Sixteen years ago, as students were enjoying their summer break, Nobel laureate Milton Friedman issued his own report card on the American education system. In a guest commentary in The Washington Post, he described it as “backward,” often producing “dismal results.”
Not much has changed in 16 years.
Friedman noted that education had been stuck in a 19th-century model for decades, producing results that hadn’t kept up with our fast-paced world. That’s why he offered his vision of privatizing a portion of the educational establishment with school choice, to provide a variety of learning opportunities for students and to offer competition to public schools.
In 2011, we may have finally launched Friedman’s Year of School Choice.
No fewer than 18 voucher, tax-credit, and education-savings-account programs have been adopted since January by state legislatures, Congress, and one local school board.
While students are home relaxing, states and cities are implementing new programs that allow parents to choose freely the schools most appropriate for their children. No longer will they be assigned to schools based on their addresses alone.
Thanks to support from groups across the political spectrum, proposals that met resistance for years are now becoming law—even in states with strong unions, such as Ohio and Wisconsin. It’s because many now appreciate what Friedman began saying years ago—it costs less to educate a child with a voucher or privately funded tax-credit scholarship than to send him or her to a public school.
Among the new or expanded programs are:
• Vouchers. Indiana passed the nation’s most extensive voucher program this spring, offering vouchers to middle-class families earning up to $61,000, with no cap on the number of vouchers awarded after three years. Wisconsin Gov. Scott Walker signed an expansion of the Milwaukee voucher program this summer. That program, the nation’s oldest, now will include vouchers for middle-class families earning up to $67,000; a similar program was enacted for Racine, Wis. Ohio will quadruple the number of vouchers available to students stuck in failing schools by 2013. Arizona adopted education savings accounts, a voucher-type program to cover education costs for special-needs children. And Congress reinstated a popular voucher program for low-income families in the District of Columbia.
In 2011, we may have finally launched Friedman’s Year of School Choice."
• Tax credits. Corporations or individuals may donate to scholarship-granting organizations to gain a credit on taxes due in their states. These scholarships help children attend private schools. This year, a new tax-credit program was enacted in Oklahoma, while existing ones were expanded in Florida, Georgia, Indiana, Iowa, and Pennsylvania. The amount of money that can be raised for scholarship organizations and donated by individuals and companies varies by state.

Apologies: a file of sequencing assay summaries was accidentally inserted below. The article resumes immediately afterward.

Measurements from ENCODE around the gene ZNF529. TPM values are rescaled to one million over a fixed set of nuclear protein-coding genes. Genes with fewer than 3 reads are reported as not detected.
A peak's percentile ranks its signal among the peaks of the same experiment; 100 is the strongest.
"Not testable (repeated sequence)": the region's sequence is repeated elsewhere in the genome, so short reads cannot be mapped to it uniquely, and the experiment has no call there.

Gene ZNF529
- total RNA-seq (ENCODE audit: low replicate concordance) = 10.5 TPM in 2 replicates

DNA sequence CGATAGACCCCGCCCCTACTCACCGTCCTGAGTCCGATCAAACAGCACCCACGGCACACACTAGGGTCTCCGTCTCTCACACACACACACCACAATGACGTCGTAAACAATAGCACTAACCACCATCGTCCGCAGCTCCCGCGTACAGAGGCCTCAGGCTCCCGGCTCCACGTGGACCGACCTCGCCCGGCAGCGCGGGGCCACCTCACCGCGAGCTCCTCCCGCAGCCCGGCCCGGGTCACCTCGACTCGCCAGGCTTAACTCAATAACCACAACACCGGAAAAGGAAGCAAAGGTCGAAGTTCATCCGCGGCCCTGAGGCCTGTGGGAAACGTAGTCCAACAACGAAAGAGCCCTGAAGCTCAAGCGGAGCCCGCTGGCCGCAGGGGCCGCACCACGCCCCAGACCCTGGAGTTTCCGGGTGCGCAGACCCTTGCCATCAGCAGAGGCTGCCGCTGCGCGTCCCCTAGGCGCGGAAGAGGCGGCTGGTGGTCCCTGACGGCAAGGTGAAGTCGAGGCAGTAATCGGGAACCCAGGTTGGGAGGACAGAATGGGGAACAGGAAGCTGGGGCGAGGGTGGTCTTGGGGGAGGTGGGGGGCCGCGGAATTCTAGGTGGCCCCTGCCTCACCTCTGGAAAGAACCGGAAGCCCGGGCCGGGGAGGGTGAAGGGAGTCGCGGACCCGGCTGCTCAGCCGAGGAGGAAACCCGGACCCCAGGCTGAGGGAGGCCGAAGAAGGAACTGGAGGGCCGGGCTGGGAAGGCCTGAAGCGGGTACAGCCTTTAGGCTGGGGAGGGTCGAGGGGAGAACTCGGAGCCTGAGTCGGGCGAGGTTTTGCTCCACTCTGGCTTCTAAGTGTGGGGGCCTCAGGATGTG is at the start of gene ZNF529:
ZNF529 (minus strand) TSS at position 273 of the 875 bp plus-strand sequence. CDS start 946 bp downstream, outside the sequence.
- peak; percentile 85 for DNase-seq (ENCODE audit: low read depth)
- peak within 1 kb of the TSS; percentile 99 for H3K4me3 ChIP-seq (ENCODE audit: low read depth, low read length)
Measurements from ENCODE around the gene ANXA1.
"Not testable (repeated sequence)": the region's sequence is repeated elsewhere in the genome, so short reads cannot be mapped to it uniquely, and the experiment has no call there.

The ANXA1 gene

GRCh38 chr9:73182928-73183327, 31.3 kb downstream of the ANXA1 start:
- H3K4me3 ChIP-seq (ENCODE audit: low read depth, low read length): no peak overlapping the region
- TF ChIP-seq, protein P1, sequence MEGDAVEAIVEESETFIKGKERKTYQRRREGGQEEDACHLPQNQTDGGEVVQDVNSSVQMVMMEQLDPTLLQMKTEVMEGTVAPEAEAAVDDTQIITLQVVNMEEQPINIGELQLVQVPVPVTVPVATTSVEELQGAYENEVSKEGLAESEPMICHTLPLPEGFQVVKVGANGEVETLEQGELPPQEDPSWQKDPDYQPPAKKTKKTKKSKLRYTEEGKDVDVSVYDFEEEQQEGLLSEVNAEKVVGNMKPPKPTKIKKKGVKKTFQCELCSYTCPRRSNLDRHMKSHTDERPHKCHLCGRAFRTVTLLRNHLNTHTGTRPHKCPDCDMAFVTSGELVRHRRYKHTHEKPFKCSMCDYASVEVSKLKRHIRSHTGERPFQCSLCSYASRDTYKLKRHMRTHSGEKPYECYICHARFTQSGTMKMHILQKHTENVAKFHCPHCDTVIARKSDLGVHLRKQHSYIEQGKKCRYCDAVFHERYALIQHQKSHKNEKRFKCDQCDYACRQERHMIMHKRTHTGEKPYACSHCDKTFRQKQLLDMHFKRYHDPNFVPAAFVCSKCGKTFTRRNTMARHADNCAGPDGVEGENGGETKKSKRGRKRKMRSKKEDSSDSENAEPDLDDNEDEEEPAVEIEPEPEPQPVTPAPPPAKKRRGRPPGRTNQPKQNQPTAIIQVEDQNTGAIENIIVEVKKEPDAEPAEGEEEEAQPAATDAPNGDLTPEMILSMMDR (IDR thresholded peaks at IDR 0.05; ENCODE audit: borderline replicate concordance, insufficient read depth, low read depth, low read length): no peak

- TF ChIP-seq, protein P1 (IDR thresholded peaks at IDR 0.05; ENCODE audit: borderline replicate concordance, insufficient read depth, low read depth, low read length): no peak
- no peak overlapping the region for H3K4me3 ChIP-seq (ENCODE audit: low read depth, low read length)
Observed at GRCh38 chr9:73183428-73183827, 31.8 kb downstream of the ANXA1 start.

• Other private choice. In Louisiana, parents who send their children to private schools will be able to write off their state income taxes up to $5,000 of tuition per child, thanks to legislation passed this summer. In Indiana, parents who do the same or spend money home-schooling their children will be able to write off up to $1,000 in any educational expenses. North Carolina parents of special-needs students will earn a tax credit of up to $6,000 for educational expenses for their children. All this is designed to encourage more educational options for families.
Remarkably in this year of school choice, even the education bureaucracy has started to drop its resistance—and, in some cases, to put its toe in the water—regarding voucher or tax-credit programs, especially those for disadvantaged children.
Throughout the country, a smattering of school board members have been elected who aren’t afraid to embrace school choice, whether it be through charter schools, tax credits, or voucher programs. In Douglas County, Colo., for example, the locally elected school board enacted a program offering 500 vouchers worth up to $4,575 each. Some elected officials say they believe only competition will prompt the education establishment to work to improve public schools.
The explosion of new and expanded school choice programs shows that Milton Friedman got it right when it comes to mounting frustration with monopolies.
“Support for free choice of schools has been growing rapidly and cannot be held back indefinitely by the vested interests of the unions and educational bureaucracy,” Friedman wrote in the Post in 1995. “I sense that we are on the verge of a breakthrough in one state or another, which will then sweep like a wildfire through the rest of the country as it demonstrates its effectiveness.”
In 2011, that wildfire broke out.
A version of this article appeared in the August 10, 2011 edition of Education Week as Is 2011 Milton Friedman’s Year of School Choice?